Telecoms watchdog Ofcom has ordered BT to slash its local loop unbundling charges by up to 75%, to make it easier for rivals to deliver cheaper broadband services to users.
Other firms have to pay BT for connection and access when using its exchanges to offer their own broadband lines, and high charges have meant that most companies have simply re-sold BT’s lines.
BT had already announced reductions of up to 70% and was planning a gradual reduction in its charges after initial cuts in May.
Ofcom has ordered that all its proposed cuts must be made by December. BT said it was already at an advanced stage in delivering new products and services that would achieve the cuts Ofcom is demanding.
Stephen Carter, Ofcom chief executive, said, "This new pricing structure has the potential to deliver a faster broadband roll-out for Britain."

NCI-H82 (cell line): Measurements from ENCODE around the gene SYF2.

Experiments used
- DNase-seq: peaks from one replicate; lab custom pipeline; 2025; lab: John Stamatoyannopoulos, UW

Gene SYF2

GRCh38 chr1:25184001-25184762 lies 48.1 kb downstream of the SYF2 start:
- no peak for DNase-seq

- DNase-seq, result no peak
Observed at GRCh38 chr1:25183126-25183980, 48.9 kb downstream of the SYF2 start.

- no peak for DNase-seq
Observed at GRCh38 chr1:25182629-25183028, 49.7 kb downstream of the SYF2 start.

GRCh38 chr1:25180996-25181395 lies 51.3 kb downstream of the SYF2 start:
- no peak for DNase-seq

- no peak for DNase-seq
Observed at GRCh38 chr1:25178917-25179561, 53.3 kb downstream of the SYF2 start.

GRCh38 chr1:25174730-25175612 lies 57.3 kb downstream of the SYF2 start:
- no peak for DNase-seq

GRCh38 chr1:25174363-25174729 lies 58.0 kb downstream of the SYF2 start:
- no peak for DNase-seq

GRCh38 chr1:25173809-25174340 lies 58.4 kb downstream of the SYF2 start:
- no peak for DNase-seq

A BT spokesman said, "It’s a challenge to get costs down to this level, but in September we will announce how we are going to achieve it."
Analysts at Goldman Sachs have predicted that the local loop unbundling cost cuts will give a big boost to companies such as Cable & Wireless, Thus and Easynet, which are already committed to providing large numbers of broadband lines which are independent of BT’s network.
James Waterworth, regulatory and government affairs manager at Telefonica, said, "This is another step in the right direction for ISPs and their customers."